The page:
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Comparative Study
, 10 (5), 780-6

Validation of Serological Correlate of Protection for Meningococcal C Conjugate Vaccine by Using Efficacy Estimates From Postlicensure Surveillance in England

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Comparative Study

Validation of Serological Correlate of Protection for Meningococcal C Conjugate Vaccine by Using Efficacy Estimates From Postlicensure Surveillance in England

Nick Andrews et al. Clin Diagn Lab Immunol.

Abstract

Meningococcal C conjugate (MCC) vaccines were licensed on the basis of serological correlates of protection without efficacy data. The original correlate of protection was established by using a serum bactericidal antibody assay (SBA) with human complement (hSBA), with titers > or =4 predicting protection. However, the antibody data supporting licensure were largely generated by SBA with rabbit complement (rSBA), which gives higher titers than hSBA. While rSBA titers > or =128 reliably predict protection, as measured by hSBA, sera with rSBA titers in the range of 8 to 64 may not have hSBA titers > or =4. For rSBA titers in this equivocal range, a fourfold rise pre- to postvaccination with the MCC vaccine and/or a characteristic booster response to a polysaccharide challenge was proposed as a correlate of protection. To validate this proposed rSBA correlate, age-specific efficacy estimates for MCC vaccines obtained from postlicensure surveillance in England were compared with the efficacy predicted by the percentage of individuals in these age groups with rSBA titers above different cutoffs at 4 weeks and at 7 to 9 months after vaccination with the MCC vaccine. The average time since vaccination in the cohorts in whom efficacy was measured ranged from 8 to 10 months. The rSBA cutoff of > or =128 was shown to significantly underestimate efficacy, with rSBA cutoffs of > or =4 or > or =8 at 4 weeks postvaccination with the MCC vaccine being the most consistent with observed efficacy. When the levels obtained 7 to 9 months postvaccination with the MCC vaccine were used, all rSBA cutoffs significantly underestimated efficacy, suggesting that continuing protection is less dependent on the SBA level at the time of exposure but is more reliant on immunologic memory.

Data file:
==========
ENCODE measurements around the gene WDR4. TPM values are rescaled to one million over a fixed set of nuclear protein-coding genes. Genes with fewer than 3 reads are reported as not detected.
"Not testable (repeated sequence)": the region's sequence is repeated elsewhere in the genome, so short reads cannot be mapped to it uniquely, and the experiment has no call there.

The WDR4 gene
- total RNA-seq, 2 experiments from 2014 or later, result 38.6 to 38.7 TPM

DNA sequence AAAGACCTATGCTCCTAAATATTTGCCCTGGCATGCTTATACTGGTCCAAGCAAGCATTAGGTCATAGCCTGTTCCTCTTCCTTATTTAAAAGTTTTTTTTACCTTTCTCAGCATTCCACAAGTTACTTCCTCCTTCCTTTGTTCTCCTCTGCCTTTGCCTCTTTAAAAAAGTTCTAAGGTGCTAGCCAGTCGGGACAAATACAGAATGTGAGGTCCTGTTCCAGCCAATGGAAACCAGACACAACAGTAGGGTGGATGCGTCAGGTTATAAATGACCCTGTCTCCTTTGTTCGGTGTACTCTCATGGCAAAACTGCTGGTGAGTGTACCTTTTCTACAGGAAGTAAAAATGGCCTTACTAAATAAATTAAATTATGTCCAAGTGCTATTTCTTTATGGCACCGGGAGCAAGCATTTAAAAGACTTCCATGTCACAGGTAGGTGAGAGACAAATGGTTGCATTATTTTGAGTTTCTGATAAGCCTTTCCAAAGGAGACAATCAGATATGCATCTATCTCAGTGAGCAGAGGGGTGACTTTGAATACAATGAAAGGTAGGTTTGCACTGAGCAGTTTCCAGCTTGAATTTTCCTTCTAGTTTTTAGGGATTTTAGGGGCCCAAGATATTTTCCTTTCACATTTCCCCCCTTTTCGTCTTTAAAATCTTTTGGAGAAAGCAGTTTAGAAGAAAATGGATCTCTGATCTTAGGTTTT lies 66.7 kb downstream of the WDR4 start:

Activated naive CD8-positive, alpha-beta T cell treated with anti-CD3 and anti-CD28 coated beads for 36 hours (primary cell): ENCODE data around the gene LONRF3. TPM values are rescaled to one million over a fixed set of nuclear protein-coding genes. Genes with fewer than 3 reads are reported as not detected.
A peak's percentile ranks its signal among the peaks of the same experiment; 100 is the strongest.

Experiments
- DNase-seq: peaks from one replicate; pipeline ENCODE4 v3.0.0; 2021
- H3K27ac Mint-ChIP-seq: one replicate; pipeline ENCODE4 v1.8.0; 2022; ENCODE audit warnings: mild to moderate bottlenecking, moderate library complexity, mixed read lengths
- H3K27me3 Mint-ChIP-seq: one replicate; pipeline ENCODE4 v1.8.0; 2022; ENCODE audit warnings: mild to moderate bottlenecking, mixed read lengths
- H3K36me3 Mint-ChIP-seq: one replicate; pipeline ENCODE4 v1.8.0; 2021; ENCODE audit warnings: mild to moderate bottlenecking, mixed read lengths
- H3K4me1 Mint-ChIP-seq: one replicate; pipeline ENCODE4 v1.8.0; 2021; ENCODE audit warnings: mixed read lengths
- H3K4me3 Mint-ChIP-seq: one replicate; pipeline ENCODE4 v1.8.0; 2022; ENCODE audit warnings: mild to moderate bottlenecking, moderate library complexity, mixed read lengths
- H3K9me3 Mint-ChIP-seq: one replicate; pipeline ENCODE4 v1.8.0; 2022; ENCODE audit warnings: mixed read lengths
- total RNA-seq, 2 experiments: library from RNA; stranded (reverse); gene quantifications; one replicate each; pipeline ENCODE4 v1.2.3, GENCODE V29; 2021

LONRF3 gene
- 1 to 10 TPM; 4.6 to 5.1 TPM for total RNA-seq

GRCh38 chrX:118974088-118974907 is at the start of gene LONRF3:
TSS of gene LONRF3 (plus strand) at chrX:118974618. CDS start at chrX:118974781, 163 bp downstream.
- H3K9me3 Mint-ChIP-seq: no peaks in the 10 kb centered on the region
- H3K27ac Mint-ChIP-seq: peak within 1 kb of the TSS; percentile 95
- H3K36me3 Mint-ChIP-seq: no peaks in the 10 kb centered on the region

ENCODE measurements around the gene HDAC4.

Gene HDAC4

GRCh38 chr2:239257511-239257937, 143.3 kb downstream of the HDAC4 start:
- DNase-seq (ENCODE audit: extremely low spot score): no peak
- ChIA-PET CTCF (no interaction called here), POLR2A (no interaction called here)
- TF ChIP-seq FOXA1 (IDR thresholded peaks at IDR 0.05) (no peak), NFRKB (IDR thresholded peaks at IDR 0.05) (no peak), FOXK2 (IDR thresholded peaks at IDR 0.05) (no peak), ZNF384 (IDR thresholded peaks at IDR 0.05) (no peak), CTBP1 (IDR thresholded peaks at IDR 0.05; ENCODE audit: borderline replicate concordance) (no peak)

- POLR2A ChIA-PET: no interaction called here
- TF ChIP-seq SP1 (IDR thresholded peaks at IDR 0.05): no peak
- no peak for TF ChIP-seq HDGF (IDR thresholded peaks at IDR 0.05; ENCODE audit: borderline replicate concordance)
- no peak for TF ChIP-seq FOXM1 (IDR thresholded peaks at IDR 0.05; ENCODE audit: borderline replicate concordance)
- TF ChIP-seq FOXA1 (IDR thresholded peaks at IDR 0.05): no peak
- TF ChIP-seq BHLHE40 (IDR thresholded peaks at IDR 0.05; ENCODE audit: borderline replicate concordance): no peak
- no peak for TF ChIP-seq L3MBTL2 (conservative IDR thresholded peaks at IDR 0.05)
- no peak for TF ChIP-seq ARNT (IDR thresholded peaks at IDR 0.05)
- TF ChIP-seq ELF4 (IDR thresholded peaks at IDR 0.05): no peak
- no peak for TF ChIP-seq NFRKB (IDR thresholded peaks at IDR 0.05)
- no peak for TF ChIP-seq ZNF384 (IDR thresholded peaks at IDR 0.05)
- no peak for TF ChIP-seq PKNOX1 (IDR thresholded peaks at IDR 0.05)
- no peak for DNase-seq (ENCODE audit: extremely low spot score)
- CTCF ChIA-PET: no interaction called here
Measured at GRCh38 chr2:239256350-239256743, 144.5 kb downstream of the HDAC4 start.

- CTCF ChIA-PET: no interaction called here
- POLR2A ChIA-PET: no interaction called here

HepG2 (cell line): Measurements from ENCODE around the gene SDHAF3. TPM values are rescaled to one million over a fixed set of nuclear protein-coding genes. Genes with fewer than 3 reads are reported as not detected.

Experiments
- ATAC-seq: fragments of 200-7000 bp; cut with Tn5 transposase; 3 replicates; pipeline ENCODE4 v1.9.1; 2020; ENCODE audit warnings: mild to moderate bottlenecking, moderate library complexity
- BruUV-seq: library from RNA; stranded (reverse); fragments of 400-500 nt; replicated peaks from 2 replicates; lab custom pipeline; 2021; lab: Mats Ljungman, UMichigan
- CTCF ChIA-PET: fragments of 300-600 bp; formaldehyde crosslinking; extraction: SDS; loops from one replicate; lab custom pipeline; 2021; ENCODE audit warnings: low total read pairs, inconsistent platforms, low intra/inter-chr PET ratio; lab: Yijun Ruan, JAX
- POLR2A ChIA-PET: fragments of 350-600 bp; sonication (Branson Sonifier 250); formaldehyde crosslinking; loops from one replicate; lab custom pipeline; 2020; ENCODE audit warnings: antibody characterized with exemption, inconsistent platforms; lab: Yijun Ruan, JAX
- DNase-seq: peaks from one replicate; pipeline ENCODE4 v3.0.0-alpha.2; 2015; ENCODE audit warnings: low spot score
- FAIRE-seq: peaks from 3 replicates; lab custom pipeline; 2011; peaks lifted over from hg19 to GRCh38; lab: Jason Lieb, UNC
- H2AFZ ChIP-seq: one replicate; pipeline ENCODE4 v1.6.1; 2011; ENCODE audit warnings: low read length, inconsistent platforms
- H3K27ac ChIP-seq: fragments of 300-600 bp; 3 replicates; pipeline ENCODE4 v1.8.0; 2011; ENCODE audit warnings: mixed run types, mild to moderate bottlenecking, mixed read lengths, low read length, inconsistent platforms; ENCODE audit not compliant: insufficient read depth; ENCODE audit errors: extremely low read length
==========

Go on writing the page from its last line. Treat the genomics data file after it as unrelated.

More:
Figures

FIG. 1.
FIG. 1.
Efficacy predicted on the basis of the proportions of unvaccinated and vaccinated individuals with titers below the different rSBA cutoffs measured 1 month following vaccination with the MCC vaccine.
FIG. 1.
FIG. 1.
Efficacy predicted on the basis of the proportions of unvaccinated and vaccinated individuals with titers below the different rSBA cutoffs measured 1 month following vaccination with the MCC vaccine.
FIG. 2.
FIG. 2.
Efficacy predicted on the basis of the proportions of unvaccinated and vaccinated individuals with titers below the different rSBA cutoffs measured 9 months (infants) or 7 months (toddlers) months following vaccination with the MCC vaccine.

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